Tuesdays 5:30PM - 8:30PM
February 2, 2016 - May 10, 2016
This course investigates theories and practices of feminist inquiry across a range of disciplines by studying a series of pairings of humanist and social science works by feminist scholars. It is not intended as a survey course on feminist theory, although students will recognize many pivotal thinkers included in our reading list. As an interdisciplinary course, Feminist Inquiry also cannot offer a strict "how-to" approach to research, but instead will engage students in questioning disciplinary assumptions and methodologies, seeking new ways to frame scholarly questions, and reconsidering the relationship between subjects and objects of study. Feminist Inquiry is simultaneously challenging and creative, as disciplines are revised by the analysis of gender, race, class, and sexual orientation, both embedded within and shaping particular historical, national, and cultural contexts. Students will also have the opportunity to engage in two "hands on" research inquiries of their own.
This course will proceed, after a brief framing of the issues, by closely analyzing pairings of humanist and social science "case studies" of feminist scholars and their work. Several of these feminist scholars will visit the class or speak with us remotely during the semester. Our aim is to allow seminar participants to think deeply about specific theoretical and methodological choices as these are evidenced in practice. We will also reflect on the ways that feminist inquiry/ies transform knowledge and inform varied forms of activism.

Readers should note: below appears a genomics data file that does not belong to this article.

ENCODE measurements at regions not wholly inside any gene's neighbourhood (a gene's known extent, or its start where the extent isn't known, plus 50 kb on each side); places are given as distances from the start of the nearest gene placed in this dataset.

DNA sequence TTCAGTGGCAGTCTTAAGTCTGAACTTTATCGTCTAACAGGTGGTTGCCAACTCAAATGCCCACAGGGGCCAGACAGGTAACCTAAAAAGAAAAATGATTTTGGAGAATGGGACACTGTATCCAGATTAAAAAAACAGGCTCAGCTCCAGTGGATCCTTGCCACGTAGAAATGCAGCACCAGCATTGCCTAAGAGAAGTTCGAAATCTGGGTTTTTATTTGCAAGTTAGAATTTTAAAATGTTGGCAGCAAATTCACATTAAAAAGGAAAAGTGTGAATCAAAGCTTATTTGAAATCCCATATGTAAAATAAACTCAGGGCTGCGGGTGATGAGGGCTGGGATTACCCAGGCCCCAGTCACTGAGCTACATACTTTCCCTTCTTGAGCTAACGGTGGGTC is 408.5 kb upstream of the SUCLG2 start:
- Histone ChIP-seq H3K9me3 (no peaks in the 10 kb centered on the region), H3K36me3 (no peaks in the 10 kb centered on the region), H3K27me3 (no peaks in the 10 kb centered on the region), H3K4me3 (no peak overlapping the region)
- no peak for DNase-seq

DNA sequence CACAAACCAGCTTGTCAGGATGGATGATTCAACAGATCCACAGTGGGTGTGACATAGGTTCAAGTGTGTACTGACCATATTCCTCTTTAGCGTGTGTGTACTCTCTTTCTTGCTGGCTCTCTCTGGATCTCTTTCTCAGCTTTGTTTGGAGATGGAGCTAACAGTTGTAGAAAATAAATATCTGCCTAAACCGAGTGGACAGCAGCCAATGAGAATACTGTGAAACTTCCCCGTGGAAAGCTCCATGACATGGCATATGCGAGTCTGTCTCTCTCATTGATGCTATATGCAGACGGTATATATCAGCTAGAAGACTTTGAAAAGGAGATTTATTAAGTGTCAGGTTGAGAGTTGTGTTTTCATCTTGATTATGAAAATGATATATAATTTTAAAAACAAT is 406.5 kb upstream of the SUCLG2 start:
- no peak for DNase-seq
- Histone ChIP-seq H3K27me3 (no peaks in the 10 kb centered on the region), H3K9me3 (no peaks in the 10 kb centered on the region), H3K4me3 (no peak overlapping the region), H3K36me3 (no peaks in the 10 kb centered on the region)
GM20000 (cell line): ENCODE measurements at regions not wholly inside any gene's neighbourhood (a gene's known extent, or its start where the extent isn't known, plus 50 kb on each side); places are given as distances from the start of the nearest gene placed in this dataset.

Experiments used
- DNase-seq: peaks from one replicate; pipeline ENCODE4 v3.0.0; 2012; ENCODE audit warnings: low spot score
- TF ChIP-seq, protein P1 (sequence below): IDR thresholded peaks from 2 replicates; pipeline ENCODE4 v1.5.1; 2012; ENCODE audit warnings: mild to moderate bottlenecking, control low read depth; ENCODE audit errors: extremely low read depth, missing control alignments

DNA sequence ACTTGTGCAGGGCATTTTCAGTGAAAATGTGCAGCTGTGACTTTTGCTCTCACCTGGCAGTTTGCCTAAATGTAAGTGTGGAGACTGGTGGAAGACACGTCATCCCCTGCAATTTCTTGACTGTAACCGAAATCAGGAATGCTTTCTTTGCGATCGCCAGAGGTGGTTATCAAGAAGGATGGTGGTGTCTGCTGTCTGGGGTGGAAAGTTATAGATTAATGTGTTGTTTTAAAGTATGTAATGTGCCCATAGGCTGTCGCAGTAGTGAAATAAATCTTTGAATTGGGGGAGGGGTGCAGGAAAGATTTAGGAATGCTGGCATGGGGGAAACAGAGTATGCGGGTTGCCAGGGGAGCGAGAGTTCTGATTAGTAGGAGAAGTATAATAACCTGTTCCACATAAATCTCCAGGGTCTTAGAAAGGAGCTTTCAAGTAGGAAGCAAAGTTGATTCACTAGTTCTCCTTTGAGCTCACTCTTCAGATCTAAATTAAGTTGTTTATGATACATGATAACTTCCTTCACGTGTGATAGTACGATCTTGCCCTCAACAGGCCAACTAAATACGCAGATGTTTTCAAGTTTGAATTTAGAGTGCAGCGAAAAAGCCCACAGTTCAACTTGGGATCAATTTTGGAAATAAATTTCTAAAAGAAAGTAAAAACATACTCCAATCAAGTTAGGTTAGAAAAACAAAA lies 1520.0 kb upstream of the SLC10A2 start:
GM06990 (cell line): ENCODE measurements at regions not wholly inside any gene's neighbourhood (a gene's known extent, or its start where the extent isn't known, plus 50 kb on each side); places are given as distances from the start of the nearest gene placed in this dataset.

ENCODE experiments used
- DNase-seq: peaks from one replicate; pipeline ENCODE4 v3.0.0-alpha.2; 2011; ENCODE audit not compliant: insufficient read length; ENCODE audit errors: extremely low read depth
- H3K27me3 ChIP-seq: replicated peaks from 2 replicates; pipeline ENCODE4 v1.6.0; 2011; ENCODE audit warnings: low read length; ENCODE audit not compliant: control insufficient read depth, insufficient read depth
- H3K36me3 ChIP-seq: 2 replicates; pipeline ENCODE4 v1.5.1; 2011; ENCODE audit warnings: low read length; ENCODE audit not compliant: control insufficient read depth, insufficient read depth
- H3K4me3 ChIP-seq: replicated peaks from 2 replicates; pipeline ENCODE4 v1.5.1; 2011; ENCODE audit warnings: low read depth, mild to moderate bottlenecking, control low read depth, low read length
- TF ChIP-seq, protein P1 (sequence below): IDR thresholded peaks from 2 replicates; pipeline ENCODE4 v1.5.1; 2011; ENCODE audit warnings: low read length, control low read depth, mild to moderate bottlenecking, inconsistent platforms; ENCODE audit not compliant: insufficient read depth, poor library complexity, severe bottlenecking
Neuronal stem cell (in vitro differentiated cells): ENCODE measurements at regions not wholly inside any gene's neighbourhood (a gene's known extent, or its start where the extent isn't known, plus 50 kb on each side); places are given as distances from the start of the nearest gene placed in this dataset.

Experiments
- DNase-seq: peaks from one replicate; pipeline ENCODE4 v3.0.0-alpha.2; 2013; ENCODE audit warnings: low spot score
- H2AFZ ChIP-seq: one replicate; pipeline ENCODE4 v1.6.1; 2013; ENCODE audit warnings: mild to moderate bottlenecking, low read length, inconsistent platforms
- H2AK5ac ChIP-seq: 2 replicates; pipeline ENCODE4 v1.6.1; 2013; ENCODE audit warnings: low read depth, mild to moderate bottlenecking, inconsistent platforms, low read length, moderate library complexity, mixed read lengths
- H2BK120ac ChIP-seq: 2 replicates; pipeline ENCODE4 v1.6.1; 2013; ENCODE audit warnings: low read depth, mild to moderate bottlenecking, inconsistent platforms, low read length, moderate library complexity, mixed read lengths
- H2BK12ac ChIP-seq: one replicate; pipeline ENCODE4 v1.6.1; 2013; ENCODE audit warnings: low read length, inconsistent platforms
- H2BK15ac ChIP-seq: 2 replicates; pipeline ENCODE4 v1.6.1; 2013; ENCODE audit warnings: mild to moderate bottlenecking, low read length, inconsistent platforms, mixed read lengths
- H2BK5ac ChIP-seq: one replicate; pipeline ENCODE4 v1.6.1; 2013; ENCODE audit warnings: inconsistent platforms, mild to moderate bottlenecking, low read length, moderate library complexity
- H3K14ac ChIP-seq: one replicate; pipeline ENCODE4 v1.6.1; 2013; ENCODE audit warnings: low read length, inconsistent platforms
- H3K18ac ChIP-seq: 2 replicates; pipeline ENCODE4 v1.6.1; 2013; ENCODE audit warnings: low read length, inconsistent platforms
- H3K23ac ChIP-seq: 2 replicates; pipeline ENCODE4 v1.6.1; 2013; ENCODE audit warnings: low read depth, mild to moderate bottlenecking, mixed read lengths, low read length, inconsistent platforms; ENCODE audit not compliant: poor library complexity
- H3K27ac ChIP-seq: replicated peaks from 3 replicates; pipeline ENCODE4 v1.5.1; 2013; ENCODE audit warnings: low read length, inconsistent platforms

Linda M. Blum is Associate Professor of Sociology at Northeastern University. She is the author of Between Feminism and Labor: The Significance of the Comparable Worth Movement, At the Breast: Ideologies of Breastfeeding and Motherhood in the Contemporary United States, and Raising Generation Rx: Mothering Kids with Invisible Disabilities in an Age of Inequality.
Karl Surkan has taught in the Women’s and Gender Studies Program at MIT since 2005. Dr. Surkan does interdisciplinary work in queer, feminist, and new media studies with a humanities focus, and is currently writing a series of articles on technology and the (trans)gendered body.